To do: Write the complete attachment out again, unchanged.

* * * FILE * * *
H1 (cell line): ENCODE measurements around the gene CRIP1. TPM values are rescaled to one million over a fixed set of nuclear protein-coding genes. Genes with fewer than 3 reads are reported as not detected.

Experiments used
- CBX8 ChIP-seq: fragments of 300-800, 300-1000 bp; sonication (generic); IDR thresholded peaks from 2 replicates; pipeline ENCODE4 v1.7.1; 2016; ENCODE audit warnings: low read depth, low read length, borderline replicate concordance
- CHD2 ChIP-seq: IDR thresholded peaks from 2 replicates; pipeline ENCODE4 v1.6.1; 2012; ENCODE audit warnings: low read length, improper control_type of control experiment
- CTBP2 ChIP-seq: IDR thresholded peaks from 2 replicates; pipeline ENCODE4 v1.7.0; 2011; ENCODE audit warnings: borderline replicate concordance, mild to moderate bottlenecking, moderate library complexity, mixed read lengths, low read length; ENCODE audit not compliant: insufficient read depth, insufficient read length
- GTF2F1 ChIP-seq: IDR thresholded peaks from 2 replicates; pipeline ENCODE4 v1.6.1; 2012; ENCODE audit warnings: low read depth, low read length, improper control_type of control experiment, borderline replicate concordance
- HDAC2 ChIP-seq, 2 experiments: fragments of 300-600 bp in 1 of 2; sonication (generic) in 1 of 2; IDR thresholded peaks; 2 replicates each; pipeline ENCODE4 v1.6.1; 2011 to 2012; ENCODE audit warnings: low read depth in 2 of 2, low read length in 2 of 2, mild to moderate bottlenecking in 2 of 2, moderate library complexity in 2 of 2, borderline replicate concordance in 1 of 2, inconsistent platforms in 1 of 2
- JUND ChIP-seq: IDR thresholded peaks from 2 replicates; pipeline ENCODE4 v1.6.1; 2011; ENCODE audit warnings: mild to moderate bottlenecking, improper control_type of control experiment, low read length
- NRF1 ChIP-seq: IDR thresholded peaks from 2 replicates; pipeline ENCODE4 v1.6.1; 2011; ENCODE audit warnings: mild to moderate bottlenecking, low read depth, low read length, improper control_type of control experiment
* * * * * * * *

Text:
H1 (cell line): ENCODE measurements around the gene CRIP1. TPM values are rescaled to one million over a fixed set of nuclear protein-coding genes. Genes with fewer than 3 reads are reported as not detected.

Experiments used
- CBX8 ChIP-seq: fragments of 300-800, 300-1000 bp; sonication (generic); IDR thresholded peaks from 2 replicates; pipeline ENCODE4 v1.7.1; 2016; ENCODE audit warnings: low read depth, low read length, borderline replicate concordance
- CHD2 ChIP-seq: IDR thresholded peaks from 2 replicates; pipeline ENCODE4 v1.6.1; 2012; ENCODE audit warnings: low read length, improper control_type of control experiment
- CTBP2 ChIP-seq: IDR thresholded peaks from 2 replicates; pipeline ENCODE4 v1.7.0; 2011; ENCODE audit warnings: borderline replicate concordance, mild to moderate bottlenecking, moderate library complexity, mixed read lengths, low read length; ENCODE audit not compliant: insufficient read depth, insufficient read length
- GTF2F1 ChIP-seq: IDR thresholded peaks from 2 replicates; pipeline ENCODE4 v1.6.1; 2012; ENCODE audit warnings: low read depth, low read length, improper control_type of control experiment, borderline replicate concordance
- HDAC2 ChIP-seq, 2 experiments: fragments of 300-600 bp in 1 of 2; sonication (generic) in 1 of 2; IDR thresholded peaks; 2 replicates each; pipeline ENCODE4 v1.6.1; 2011 to 2012; ENCODE audit warnings: low read depth in 2 of 2, low read length in 2 of 2, mild to moderate bottlenecking in 2 of 2, moderate library complexity in 2 of 2, borderline replicate concordance in 1 of 2, inconsistent platforms in 1 of 2
- JUND ChIP-seq: IDR thresholded peaks from 2 replicates; pipeline ENCODE4 v1.6.1; 2011; ENCODE audit warnings: mild to moderate bottlenecking, improper control_type of control experiment, low read length
- NRF1 ChIP-seq: IDR thresholded peaks from 2 replicates; pipeline ENCODE4 v1.6.1; 2011; ENCODE audit warnings: mild to moderate bottlenecking, low read depth, low read length, improper control_type of control experiment